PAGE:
New software lets blind surf the Internet on the go

June 26th, 2008 - 1:35 pm ICT by ANI  

Washington, June 26 (ANI): University of Washington experts say that they have written new software, WebAnywhere, which can enable blind and visually impaired people to surf the Internet at any place.

Richard Ladner, a professor of computer science and engineering, has revealed that the software can read aloud Web text on any computer with speakers or headphone connections.

“This is for situations where someone who’s blind can’t use their own computer but still wants access to the Internet. At a museum, at a library, at a public kiosk, at a friend’s house, at the airport,” said Ladner, who will demonstrate the tool next week in Dallas at the National Federation of the Blind’s annual convention.

A UW doctoral student in computer science and engineering named Jeffrey Bigham developed WebAnywhere under Ladner’s supervision, as part of a research project funded by the National Science Foundation.

Unlike the existing free screen readers, the new software does not have to be downloaded onto a computer. It processes the text on an external server, and sends the audio file to play in the user’s Web browser.

“You don’t have to install new software. So even if you go to a heavily locked-down computer, say at a library, you can still use it,” Bigham said.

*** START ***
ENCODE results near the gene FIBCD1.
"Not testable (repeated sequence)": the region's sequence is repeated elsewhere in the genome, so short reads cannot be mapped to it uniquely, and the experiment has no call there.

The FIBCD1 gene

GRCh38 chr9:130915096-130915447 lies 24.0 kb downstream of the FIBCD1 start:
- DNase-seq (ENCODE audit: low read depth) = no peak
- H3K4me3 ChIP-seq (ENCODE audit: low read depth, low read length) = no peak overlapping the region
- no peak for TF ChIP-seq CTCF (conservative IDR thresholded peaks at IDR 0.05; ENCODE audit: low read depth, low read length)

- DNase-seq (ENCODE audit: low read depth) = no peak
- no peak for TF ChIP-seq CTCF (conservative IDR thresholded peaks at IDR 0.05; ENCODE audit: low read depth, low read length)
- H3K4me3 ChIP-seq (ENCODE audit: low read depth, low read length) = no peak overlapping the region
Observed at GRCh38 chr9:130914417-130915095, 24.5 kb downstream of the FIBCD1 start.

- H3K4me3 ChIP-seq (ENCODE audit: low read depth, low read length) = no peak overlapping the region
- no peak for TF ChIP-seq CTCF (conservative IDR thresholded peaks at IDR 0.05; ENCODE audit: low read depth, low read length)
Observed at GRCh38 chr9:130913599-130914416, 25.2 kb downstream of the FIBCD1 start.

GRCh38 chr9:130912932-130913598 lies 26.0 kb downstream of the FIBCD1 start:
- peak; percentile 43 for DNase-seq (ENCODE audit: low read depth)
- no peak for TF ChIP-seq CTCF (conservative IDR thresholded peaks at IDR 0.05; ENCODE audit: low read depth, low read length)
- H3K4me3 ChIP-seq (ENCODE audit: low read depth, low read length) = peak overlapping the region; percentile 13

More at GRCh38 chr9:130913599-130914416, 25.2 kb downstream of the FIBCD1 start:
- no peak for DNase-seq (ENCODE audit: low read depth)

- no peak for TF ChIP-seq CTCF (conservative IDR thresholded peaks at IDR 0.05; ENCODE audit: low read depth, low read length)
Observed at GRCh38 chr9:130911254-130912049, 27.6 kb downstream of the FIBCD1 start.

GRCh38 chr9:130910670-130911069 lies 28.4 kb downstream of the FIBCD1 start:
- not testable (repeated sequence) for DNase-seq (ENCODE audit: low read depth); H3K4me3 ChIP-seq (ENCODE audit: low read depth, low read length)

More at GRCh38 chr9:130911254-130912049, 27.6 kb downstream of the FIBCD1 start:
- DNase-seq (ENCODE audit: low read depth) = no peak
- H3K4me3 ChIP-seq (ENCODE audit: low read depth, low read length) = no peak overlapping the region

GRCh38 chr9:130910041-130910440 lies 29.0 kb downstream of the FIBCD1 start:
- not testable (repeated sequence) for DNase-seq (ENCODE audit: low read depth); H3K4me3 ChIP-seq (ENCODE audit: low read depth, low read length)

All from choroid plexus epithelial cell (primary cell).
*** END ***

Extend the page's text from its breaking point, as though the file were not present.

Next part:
Users dont even have to update the software because they get its latest version each time they visit the site.

While testing the software, the researchers asked some people to use it to do three things that are typically done at public machines check e-mail, look up a bus schedule and search for a restaurant’s phone number.

People using WebAnywhere were able to successfully complete all three tasks, using a variety of machines and Internet connections.

So far, WebAnywhere works only in English, but a Web developer in China has expressed interest in developing a Chinese version.

Its makers are planning to update it so as to allow users to change the speed at which the text is read aloud, as well as add other popular features found in existing screen readers. The service is currently hosted on a server at the UW campus.

Bigham believes this could be the first of many Web-based accessibility tools.

“Traditional desktop tools such as e-mail, word processors and spreadsheets are moving to the Web. Access technology, which currently runs only on the desktop, needs to follow suit,” he said. (ANI)

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